The classic Protestant suspicion is that Catholics fear the Bible; that the Church forbade the laity to read it for centuries because if that had been allowed, people would have seen how unscriptural Catholic doctrines were. This is simply untrue, of course, but is still widely believed among Protestants. -Peter Kreeft

The Catholic view of the bible is that Scripture is but one book and that book is Christ.

“Through all the words of Sacred Scripture, God speaks only one single Word, his one Utterance in whom he expresses himself completely.

For this reason, the Church has always venerated the Scriptures as she venerates the Lord’s Body. She never ceases to present to the faithful the bread of life, taken from the one table of God’s Word and Christ’s Body. In Sacred Scripture, the Church constantly finds her nourishment and her strength, for she welcomes it not as a human word, “but as what it really is, the word of God”. “In the sacred books, the Father who is in heaven comes lovingly to meet his children, and talks with them.



Isn’t that beautiful?

Catholics hear scripture in every mass-they will hear the whole bible read every 3 years. How many Protestant churches do that? Scriptures read (or sung)  from the OT, from the Psalms, and the NT in the mass. The  mass is divided into 2 parts: The Liturgy of the Word and the Liturgy of the Eucharist.  Because the gospel readings are the words of our Lord,  the congregation stands in honor of Him during the gospel reading. Does that sound like a church that wants to hide the bible from the people?

Just reading the above should indicate that   the  allegations  that the Catholic Church  put the bible on the Forbidden Books list, burned, banned  or chained bibles  to keep them  from laymen are false.

I will briefly address each of the claims and why they are not true:

Claim 1: Bible forbidden to laymen, placed on the Index of Forbidden Books by the Council of Valencia . . . [A.D.] 1229.”—Lorraine Boettener, “Roman Catholicism”

That claim  can’t be true for 2 reasons:

  1. The earliest date for the formation of the Index is 1542, so it isn’t possible to  have been placed on  the Index 1229, because that was  more than 300 years before the Index existed.

2.  There has never been  a Council of Valencia.

Perhaps Boettner needed a little help with his homework?  Maybe he   was thinking about a  Council held in 1229 in Toulouse, France?  That one does get cited  by anti-Catholics as supposed “evidence” that the Church banned the bible.

The truth is that It was a local council, not an ecumenical council. It was called to deal with the Albigensian heresy, which maintained that the flesh is evil and therefore marriage is evil, fornication is not a sin, and suicide is not immoral. The Albigensians were using corrupt vernacular versions of the Bible to support their heresies and it was those versions that were banned locally until the heresy was put to rest.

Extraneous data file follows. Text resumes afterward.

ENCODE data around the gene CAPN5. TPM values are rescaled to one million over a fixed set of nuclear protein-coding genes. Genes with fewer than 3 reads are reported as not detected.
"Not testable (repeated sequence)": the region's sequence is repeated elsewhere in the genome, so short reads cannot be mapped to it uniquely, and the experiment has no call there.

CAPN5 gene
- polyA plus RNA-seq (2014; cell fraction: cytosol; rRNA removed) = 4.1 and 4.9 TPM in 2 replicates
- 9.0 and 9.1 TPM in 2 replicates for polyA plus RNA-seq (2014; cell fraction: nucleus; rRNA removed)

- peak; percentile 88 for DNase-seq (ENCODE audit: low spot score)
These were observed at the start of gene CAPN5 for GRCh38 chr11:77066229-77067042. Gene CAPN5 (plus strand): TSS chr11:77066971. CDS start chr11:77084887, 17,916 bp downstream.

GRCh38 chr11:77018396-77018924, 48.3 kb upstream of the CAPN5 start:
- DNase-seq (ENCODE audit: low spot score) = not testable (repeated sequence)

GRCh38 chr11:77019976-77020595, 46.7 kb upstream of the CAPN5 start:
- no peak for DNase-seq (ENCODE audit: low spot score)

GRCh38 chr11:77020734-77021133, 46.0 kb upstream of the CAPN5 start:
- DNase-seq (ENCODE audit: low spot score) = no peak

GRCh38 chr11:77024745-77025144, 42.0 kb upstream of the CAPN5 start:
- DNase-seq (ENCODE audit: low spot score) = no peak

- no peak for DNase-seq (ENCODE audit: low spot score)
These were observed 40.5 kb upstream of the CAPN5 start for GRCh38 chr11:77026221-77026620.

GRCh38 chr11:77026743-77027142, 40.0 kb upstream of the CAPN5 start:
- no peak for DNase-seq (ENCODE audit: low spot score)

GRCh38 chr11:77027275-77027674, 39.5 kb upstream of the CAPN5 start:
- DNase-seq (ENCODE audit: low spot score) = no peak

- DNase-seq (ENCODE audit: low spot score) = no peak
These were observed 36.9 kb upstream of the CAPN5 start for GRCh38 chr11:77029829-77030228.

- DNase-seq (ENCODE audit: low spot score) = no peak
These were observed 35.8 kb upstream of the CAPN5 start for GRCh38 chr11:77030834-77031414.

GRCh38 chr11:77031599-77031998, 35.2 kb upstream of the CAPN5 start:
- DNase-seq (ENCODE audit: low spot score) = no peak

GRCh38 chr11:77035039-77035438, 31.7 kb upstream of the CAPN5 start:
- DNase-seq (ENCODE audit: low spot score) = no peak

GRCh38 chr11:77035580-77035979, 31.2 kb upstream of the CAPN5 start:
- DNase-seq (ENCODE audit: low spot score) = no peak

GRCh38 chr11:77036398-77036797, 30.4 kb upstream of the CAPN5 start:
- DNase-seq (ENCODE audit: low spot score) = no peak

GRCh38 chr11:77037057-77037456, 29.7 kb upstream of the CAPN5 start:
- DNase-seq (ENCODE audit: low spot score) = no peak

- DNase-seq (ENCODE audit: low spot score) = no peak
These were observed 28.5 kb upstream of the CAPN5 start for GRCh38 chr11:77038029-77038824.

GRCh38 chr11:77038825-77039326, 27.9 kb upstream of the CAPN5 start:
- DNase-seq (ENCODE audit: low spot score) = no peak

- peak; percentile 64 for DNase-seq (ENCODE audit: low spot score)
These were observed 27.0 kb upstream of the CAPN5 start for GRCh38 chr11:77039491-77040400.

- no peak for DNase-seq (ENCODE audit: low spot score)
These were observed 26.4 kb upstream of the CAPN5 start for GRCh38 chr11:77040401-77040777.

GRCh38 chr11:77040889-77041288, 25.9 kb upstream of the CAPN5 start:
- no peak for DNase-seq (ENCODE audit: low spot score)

Claim 2: Some Evangelicals accuse the Catholic Church of “Chaining Bibles” to keep them away from the laity.


” The Church DID chain Bibles in the Middle Ages; and for the same reason that the Telephone Company chains its directories to the booth — to prevent people from STEALING them. They were chained so that everyone could read it, in the congregation.

We must remember that each Bible had to be copied by hand and that it took many years of a monk working behind the walls of a monastery, called a scriptorium, to do this. Each Bible was made on vellum (sheep hide), it took 250 sheep and 1000’s of hours to make every Bible”. –Did the Catholic Church Forbid Bible Reading?



“According to standards today, each one of these Bibles would be worth about $100,000. Records have been compiled which show that there were 5,000 chained books in 11 Protestant and 2 Catholic libraries. The Reformers, likewise, chained their Bibles in their churches for at least 300 years. Therefore, Catholics were not alone in chaining Bibles.

After the invention of the printing press, prior to Luther’s Bible being published in German, there had been over 20 versions of the whole Bible translated into the various German dialects (High and Low) by Catholics.” So don’t believe it when someone tells you that the Church tried to stop the bible from being translated into the vernacular. What they tried to stop were versions that were tainted with falsehoods”.-Catholic Bridge, Did the Catholic Church Forbid Bible Reading?

Claim: The Catholic Church burned bibles.


Corrupted, inaccurate   versions of bibles were burned to keep people from teaching the incorrect parts of the bibles. Does this action make the Church anti-Bible? No. If it did, then the Protestants of this period were also anti-Bible. John Calvin, the main Protestant Reformer, in 1522, had as many copies as could be found of the Servetus Bible burned, since Calvin did not approve of it. -Bible Burning and Other Allegations, Catholic News Agency

Claim: The Council of Tarragona of 1234, in its second canon, ruled that:

“No one may possess the books of the Old and New Testaments, and if anyone possesses them he must turn them over to the local bishop within eight days, so that they may be burned…”- The Church Council of Tarragona 1234 AD; 2nd Cannon



Information is only as good as its source! There was no Council of Tarragona in 1234. There was a provincial council in 1242 to deal with the details of the Inquisition. At that time, Muslim Moors, who had recently been ejected from this region, had produced doctored versions of the Bible, much like the Albgensians had done in France. This was done to support the view that it was Ishmael, not Issac, who Abraham blessed, that Jesus was not crucified and that another even greater prophet would follow Jesus. Many many copies of these false scriptures had been spread throughout the land during the Moorish occupation of Spain. -Catholic Answers Forum

Be careful who you listen to.